• Hi James, Thanks for the info, but not looking to buy at all. My lifestyle which is a middle aged man, no kids, no family allows me to bypass the whole mortgage thing. I live very comfortably renting in a good neighborhood minutes from downtown and putting away money in the process. I know I know, every agent in the world will say I am throwing away money but that is what they are trained to do. Renting is not for everyone. Many people commenting here have familes, kids, multiple pets, nannies and a house is the best thing for them, given affordablility. 90004 is a interesting area, that is actually where we lived in the early-mid 1960s before moving to 90027. Charles Bukowski would wander through those areas around 8th street in search of bars and adventures to put to paper. That area has many names, most prominently Koreatown and St Andrews Square. El Sereno is a great old historic area, it is a sleeping giant right now as probably more people will flow there for affordable homes. I enjoy reading The Eastsider and I agree with some on this site that the ads for overhyped overpriced homes takes away from the zeal of these Eastside neighborhoods (which I love), but one has got to pay the bills. Cheers.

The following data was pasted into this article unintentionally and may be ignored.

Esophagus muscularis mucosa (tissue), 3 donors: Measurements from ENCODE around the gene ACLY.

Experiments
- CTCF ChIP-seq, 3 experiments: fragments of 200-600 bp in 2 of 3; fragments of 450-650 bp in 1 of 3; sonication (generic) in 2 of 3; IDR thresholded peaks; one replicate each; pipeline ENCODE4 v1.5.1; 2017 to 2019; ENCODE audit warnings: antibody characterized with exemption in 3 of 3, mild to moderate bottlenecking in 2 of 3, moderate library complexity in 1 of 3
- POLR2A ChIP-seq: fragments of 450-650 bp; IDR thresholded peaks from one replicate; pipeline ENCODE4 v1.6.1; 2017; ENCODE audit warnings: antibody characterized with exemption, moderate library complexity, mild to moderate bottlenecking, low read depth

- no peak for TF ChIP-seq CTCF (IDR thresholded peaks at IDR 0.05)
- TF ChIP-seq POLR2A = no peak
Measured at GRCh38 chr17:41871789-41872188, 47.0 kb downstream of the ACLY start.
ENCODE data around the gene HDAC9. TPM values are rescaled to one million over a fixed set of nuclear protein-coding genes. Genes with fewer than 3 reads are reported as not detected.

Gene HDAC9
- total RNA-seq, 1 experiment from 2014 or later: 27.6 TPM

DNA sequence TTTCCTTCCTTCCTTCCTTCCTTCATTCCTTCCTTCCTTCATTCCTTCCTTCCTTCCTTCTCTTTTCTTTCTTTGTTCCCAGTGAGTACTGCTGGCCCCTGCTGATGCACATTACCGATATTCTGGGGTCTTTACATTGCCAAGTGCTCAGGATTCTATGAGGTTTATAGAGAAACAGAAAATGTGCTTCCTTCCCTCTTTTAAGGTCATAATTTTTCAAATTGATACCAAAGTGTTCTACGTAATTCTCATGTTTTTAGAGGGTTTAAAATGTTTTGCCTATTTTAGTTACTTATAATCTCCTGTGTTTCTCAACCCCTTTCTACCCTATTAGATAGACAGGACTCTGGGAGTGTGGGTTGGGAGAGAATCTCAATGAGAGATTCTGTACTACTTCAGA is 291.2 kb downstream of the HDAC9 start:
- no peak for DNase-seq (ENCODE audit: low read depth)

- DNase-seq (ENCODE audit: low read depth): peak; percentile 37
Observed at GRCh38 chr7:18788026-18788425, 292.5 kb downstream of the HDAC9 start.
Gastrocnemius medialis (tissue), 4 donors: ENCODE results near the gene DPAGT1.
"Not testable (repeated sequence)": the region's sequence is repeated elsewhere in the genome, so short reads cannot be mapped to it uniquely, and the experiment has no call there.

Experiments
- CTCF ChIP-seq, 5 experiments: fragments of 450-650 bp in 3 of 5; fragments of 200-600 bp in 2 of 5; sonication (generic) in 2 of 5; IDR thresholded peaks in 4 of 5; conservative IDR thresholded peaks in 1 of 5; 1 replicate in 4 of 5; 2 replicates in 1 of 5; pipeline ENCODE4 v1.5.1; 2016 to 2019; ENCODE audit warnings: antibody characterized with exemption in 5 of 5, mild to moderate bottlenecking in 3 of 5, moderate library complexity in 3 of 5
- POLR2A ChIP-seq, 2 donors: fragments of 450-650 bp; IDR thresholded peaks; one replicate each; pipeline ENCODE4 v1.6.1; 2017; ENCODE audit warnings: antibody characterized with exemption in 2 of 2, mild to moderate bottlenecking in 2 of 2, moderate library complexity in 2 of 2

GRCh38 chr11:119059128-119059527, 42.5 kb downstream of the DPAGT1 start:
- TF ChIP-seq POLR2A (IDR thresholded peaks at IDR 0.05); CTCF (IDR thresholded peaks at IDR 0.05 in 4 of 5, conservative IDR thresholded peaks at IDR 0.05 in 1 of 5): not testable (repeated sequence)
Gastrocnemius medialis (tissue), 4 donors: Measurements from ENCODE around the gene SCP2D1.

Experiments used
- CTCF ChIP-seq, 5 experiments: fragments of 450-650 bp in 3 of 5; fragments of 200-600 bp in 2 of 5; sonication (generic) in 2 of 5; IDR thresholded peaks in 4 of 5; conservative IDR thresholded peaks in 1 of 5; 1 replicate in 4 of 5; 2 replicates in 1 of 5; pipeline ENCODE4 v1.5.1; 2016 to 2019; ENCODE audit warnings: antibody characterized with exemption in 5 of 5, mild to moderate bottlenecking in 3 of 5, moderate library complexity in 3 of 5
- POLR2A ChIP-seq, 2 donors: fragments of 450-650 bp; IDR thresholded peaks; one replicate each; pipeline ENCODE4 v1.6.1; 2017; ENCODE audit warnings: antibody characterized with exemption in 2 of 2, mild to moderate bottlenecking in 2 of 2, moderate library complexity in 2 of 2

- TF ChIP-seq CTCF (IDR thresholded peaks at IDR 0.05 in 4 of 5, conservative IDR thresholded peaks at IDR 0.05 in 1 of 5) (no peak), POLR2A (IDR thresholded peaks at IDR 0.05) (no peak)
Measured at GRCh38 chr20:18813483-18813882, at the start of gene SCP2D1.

8. I just saw this house today and it was very nice.

  9. Well, according to Redfin, the house went pending — so we can only assume they got asking since it went so quickly.

Post a Comment

Please keep your comments civil and on topic and refrain from personal attacks. The moderator reserves the right to edit or delete any comments. The Eastsider's Terms of Use and Privacy Policy apply to comments submitted by readers. Required fields are marked *